On June 26, Susie Stroud and Robbie Kety hosted a fundraising reception for Mayor Kriseman in their St. Petersburg home.
A couple dozen supporters were in attendance and it came as no surprise that several identified as LGBTQ. Kriseman has been an outspoken supporter of LGBTQ rights since his first mayoral campaign in 2103, in which he upset incumbent Mayor Bill Foster, winning 56% of the vote to Foster’s 44%.
This year Kriseman faces former mayor, Rick Baker, who held the city’s top position from 2001-2010, but “had a rocky relationship as mayor with the city’s large gay community,” reported the Tampa Bay Times earlier this year.
Although Baker has addressed the LGBTQ community more openly during his current campaign, fundraising event attendees have not been convinced by Bakers’ empty promises and have decided, instead, to back Kriseman.
“[Kriseman] doesn’t see us as separate. He sees us all as a family. He has a strong sense of community,” said Lisa Palmer, a campaign volunteer. “The current climate has created such a sense of separation.”
As an ally, Palmer worked with POWARS (Pet Owners with AIDS Resource Service) in NY during the AIDS crisis. “I provided dog walking, food delivery, vet care, and foster care services to patients with AIDS. I had to go to lots of funerals and so many families weren’t there. I would sit there with the deceased’s dog at the funeral,” said Palmer through tears.
Originally from Tennesse and now a resident of St. Petersburg, Lyn Worsham says that the most important issues to her are “abortion rights and support for the LGBT community.” She feels strongly that Kriseman is the right person for the job and her wife, Cheri Brown, agrees.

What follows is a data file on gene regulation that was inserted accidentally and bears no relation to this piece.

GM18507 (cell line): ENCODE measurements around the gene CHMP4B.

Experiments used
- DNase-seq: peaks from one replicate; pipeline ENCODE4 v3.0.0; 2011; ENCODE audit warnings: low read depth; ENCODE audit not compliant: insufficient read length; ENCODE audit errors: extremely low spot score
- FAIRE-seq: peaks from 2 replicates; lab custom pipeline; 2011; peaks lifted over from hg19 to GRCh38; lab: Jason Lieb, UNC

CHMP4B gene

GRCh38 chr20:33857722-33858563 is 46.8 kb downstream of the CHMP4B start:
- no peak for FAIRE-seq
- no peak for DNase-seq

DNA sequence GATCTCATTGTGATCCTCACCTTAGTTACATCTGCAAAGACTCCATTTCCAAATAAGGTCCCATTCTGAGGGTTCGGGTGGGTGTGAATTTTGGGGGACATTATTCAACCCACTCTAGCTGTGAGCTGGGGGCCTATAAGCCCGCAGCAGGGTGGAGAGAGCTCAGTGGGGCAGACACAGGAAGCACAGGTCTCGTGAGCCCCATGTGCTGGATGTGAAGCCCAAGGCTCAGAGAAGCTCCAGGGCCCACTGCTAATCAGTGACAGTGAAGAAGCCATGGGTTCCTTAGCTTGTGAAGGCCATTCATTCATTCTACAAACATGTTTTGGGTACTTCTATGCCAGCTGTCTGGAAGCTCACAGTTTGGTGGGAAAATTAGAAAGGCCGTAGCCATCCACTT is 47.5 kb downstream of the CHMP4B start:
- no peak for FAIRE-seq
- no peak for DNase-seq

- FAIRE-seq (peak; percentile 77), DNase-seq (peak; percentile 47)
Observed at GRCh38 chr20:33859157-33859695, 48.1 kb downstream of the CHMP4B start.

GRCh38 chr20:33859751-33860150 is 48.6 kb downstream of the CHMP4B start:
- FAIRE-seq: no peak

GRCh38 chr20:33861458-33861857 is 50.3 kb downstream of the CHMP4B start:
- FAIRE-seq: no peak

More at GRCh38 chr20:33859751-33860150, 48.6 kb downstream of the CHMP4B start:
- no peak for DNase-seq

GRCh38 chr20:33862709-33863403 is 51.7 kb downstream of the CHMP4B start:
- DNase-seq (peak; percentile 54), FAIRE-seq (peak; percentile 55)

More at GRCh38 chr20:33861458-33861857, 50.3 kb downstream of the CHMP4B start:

“The main thing for me is to keep the city moving forward with the social climate,” said attendee Andrea Hayes with wife Japhia Kendall. She believes Kriseman is the only one who can make that happen. “He’s perfect. He brings hope for continued progress in the next years.”
City Council Chairwoman Darden Rice shared a few remarks during the fundraising reception, honoring Kriseman for his work during the Orlando Massacre.
“All I had to do was pick up the phone and call Rick Kriseman [following the Orlando Massacre] and say ‘people are hurting’,” said the openly-gay Chairwoman to the crowd gathered in the dining area.
“Mayor Kriseman did not even hesitate,” she continued. “He said, ‘Yes! I will be there, the police will be there. Tell everyone you will be safe.’ That is who Rick Kriseman is.”
Kriseman followed Darden’s speech with a few words of his own. “If it’s bad for our country, it’s bad for our state, and it’s bad for our city, I’m going to speak out about it,” said Kriseman to cheers.
“It’s important for us to be that beacon of light. It’s important for us to be a place where everyone can feel welcome. Where we don’t just tolerate diversity, we celebrate it.”
To learn more about Kriseman, or to donate to his campaign, click here.